AvStop Magazine Online
Section IV. ANTIAIRCRAFT DEFENSE FIRE
A report made in June 1944 by Army Group B on the battle of Normandy includes the following statement: "The designation of areas to be taken under fire by all weapons while opposing the landing of airborne troops has proved satisfactory. (Fire by 20-mm. guns directed at enemy landing forces proved to particularly effective.)" Countermeasures taken by the attacker include landings at night or during poor visibility. In this connection, the same report says, "Rainy weather and low clouds are favorable for airborne operations, because the planes are able to dive and land without being hit by flak."
It is undoubtedly advisable to inflict the highest possible losses on airborne troops while they are still in the air and while they are landing. To this end, it is necessary for all weapons within whose range an enemy plane is landing to take such a plane under fire. At Arnhem the British troops that landed in the vicinity of the Deelen airfield suffered heavy losses inflicted by German antiaircraft fire. By the same token, however, it true that antiaircraft fire alone cannot succeed in preventing an air landing, since enemy troops descending by parachute cannot by held off or turned back by overwhelming fire, as might be the case during ground combat. They have to come down, whether they want to or not, and some of them will always succeed in reaching the ground in good fighting condition. It would be a mistake to say that on that account that antiaircraft defense offers no chance of success.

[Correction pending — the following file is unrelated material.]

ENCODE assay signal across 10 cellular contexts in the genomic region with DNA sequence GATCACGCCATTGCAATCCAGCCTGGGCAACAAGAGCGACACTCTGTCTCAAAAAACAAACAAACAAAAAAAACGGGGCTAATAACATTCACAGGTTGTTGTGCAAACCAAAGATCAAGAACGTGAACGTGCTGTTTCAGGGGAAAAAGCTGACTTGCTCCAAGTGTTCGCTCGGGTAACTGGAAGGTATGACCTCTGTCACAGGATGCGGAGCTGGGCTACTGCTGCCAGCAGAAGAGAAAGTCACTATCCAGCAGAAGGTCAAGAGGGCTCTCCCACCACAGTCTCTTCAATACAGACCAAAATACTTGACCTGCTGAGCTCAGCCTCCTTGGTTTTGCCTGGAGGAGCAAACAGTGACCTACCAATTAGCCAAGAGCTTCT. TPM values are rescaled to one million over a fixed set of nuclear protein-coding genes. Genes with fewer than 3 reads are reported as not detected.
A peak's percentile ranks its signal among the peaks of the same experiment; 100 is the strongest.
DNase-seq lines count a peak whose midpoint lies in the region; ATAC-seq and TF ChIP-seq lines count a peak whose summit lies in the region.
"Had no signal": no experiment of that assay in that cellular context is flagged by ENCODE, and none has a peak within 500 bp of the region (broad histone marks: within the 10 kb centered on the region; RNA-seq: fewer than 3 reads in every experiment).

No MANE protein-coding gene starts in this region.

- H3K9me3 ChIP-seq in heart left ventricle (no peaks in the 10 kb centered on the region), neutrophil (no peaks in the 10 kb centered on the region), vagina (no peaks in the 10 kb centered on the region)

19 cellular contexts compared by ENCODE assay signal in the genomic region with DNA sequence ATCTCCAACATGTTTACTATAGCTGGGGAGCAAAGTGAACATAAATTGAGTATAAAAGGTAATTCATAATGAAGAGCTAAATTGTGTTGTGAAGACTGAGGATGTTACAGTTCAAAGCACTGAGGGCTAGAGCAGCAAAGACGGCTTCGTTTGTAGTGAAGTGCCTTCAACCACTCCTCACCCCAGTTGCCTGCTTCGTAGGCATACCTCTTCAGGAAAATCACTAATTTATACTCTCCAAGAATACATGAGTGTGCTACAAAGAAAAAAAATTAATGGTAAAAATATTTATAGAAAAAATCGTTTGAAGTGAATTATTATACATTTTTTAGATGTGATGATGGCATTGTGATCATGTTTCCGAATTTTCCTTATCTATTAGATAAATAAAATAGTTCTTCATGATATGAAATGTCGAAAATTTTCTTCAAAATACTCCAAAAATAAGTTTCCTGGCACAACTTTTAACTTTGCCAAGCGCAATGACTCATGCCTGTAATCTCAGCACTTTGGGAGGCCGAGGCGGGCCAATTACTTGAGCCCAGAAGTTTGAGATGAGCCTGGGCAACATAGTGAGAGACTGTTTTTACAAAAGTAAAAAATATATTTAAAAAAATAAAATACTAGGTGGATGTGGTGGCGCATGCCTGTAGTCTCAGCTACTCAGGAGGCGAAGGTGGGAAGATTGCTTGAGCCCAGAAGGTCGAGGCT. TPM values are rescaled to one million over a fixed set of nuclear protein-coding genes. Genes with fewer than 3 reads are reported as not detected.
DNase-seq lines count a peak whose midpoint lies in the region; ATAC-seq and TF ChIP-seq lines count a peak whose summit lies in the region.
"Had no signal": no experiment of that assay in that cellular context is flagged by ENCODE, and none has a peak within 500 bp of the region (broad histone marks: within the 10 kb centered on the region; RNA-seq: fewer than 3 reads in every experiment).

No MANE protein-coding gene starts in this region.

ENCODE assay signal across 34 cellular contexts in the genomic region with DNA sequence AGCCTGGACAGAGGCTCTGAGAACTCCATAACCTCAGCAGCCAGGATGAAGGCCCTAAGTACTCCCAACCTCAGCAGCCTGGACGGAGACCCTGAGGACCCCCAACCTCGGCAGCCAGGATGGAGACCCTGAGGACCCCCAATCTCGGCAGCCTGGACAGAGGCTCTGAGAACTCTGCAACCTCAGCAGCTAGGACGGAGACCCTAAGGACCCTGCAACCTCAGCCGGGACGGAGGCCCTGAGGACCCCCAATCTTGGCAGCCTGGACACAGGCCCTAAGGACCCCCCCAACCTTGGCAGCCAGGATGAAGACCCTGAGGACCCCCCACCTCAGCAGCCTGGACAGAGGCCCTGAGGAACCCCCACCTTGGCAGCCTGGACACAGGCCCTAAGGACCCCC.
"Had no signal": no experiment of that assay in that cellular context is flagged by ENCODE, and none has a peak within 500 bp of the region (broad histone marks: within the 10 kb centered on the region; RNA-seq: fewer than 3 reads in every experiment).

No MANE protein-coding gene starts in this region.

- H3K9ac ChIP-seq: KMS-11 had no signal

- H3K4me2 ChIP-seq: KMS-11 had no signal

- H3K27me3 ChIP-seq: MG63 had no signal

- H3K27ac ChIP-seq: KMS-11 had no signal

On the contrary, it is the very moment of landing which holds out the greatest promise of success for antiaircraft defense, for the enemy troops which are landing are without cover; they are defenseless to a certain degree and likely to suffer very heavy casualties. At this juncture, it is impossible for the attacker to protect the troops from the air or by long-range artillery fire. Only gliders can use their arms against the firing defenders, and then only if they happen to be landing at the appropriate dive angle. The losses suffered by airborne troops while jumping and landing will greatly impair their combat efficiency and power of resistance. This will facilitate the task of subsequently annihilating them, and thus frustrate the landing attempt. For instance, the German invasion of Crete illustrates that it is possible to inflict serious casualties by antiaircraft fire. The same example, however, also demonstrates that the employment of antiaircraft fire alone is not sufficient to effectively resist an invasion. It can be achieved only through attack. If the defenders of Crete had not contented themselves with using antiaircraft fire alone but had immediately attacked the troops which had landed, the entire invasion would have failed at the outset.